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Farmers tempted to sneak in outside produce at markets

Growth in the farmers’ market model has seen the introduction of new safeguards and strict quality assurance mechanisms in South Australia.

The tougher measures are being introduced at the Adelaide Farmers’ Market in order to stamp out on-selling and provide greater assurance to customers that farmers are selling their own genuine produce.

Adelaide Farmers’ Market chairman Graham Brookman told Dynamic Business there were occasions in which some stall-operators had attempted to sneak in produce that was not their own. Sometimes this was because of economic pressures like a bad harvest while other-times it was opportunistic.

“There’s hundreds of farmers’ markets in Australia already and our market turns over about $10 million a year. You multiply that out, it is actually quite a significant sector. Where there’s money to be made, there are temptations to be non-compliant,” he said.

Under the new regime, inspectors will be trained to examine a farmer’s property and approve a list of goods that can be sold at market. On market days, compliance checks can be undertaken with pictures and notes taken of goods sold at various stalls. A “tip-off” system will also be implemented by which the market manager can be alerted to evidence of inappropriate behaviour. Stall-holders have already been accredited under the new regime at the Adelaide Farmers’ Market.

The costs of the policing regime will ultimately be passed on to the consumer, but Mr Brookman said people were willing to pay a reasonable price for fresh quality food. He said a major factor in the popularity of farmers’ markets was community interest in seeing farmers take home profits rather than money being hived off by a middle-man like Coles or Woolworths. This can be the difference between bankruptcy and viability for some farmers, he added.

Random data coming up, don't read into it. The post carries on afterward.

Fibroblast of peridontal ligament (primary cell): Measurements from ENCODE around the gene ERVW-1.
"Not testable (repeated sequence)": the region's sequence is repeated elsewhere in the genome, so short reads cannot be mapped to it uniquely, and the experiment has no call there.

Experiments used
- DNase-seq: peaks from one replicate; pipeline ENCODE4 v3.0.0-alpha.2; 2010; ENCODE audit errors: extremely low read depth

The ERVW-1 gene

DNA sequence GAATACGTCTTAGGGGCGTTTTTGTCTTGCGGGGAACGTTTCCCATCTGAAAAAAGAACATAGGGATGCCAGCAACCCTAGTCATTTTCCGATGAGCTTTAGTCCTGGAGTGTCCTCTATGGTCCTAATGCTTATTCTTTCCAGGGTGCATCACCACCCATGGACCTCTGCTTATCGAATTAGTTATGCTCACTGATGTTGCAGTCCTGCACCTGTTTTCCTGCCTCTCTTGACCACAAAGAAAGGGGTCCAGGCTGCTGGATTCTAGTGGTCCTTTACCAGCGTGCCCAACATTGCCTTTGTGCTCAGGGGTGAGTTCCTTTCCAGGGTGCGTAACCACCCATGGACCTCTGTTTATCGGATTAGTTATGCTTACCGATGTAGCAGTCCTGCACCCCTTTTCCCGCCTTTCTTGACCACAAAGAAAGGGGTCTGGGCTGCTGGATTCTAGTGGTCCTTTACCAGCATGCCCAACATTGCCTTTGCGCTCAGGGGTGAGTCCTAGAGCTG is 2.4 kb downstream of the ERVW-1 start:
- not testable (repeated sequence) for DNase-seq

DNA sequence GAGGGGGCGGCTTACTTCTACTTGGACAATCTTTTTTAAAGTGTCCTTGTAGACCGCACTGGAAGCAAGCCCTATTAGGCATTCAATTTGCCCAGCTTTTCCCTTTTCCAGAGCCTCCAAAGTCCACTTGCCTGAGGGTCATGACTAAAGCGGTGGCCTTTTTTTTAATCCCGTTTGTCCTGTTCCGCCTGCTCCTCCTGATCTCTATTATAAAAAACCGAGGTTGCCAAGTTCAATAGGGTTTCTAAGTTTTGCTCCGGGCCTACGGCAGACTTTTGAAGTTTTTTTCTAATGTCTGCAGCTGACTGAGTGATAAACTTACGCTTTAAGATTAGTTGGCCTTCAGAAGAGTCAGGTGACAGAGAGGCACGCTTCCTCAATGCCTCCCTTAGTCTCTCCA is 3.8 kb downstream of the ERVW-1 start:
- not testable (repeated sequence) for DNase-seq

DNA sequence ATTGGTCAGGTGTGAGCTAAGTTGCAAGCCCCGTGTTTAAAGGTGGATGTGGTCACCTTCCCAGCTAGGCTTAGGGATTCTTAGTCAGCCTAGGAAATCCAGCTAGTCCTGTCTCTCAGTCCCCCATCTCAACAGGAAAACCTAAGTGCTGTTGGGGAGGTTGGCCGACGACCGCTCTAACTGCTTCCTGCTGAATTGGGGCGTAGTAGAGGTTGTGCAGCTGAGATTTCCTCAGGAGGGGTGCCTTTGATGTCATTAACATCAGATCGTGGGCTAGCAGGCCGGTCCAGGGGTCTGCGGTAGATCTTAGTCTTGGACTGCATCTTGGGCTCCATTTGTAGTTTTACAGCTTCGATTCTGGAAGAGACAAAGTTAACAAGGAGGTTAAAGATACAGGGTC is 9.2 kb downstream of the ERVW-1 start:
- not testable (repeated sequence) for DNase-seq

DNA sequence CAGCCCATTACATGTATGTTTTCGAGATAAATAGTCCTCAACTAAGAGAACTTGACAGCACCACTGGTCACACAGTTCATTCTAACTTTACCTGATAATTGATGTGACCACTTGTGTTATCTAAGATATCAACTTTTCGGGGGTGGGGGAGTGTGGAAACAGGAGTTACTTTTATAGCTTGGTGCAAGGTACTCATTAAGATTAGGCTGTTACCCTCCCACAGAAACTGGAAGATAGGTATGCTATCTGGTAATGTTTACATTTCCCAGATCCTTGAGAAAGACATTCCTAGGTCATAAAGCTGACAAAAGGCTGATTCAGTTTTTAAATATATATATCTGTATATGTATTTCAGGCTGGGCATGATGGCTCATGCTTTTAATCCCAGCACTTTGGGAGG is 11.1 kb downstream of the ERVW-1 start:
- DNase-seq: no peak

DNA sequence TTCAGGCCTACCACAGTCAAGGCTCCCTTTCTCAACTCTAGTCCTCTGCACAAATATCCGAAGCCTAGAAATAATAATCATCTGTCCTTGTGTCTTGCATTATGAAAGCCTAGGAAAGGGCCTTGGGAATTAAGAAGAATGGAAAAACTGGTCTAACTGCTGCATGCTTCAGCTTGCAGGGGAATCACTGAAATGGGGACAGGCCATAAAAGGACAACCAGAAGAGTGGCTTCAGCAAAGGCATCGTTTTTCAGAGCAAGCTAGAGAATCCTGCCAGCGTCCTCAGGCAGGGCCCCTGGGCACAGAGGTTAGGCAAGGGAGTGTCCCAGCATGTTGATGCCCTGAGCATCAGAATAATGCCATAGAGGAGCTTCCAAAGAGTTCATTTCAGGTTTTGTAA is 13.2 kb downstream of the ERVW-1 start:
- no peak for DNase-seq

Business at farmers’ markets can actually prove lucrative for many. Mr Brookman said it was possible for some operators to take home $15,000 at the end of the day, with each stall-holder having access to between 5000 and 6000 potential customers.

“We have actually started a second market at Prospect and our intention is to set up farmers’ markets around the metro area all with the same quality standards,” he said.

The Adelaide Farmers’ Market has grown quite rapidly from about 50 stalls when it started in 2006 to about 130 today.

Research findings based on a survey of 286 farmers and food business stallholders last month found that nearly 80 per cent of respondents made a profit through the stall.

The report titled Understanding the Characteristics of Australian Farmers’ Markets, published by the Rural Industries R&D Corporation, found that only 7 per cent of stallholders used farmers’ markets as the only means to sell their products.

While only 25 per cent of stallholders sold 75 per cent or more of their produce at farmers’ markets, 70 per cent of food businesses rated farmers’ markets as an important avenue in facilitating sales in other areas.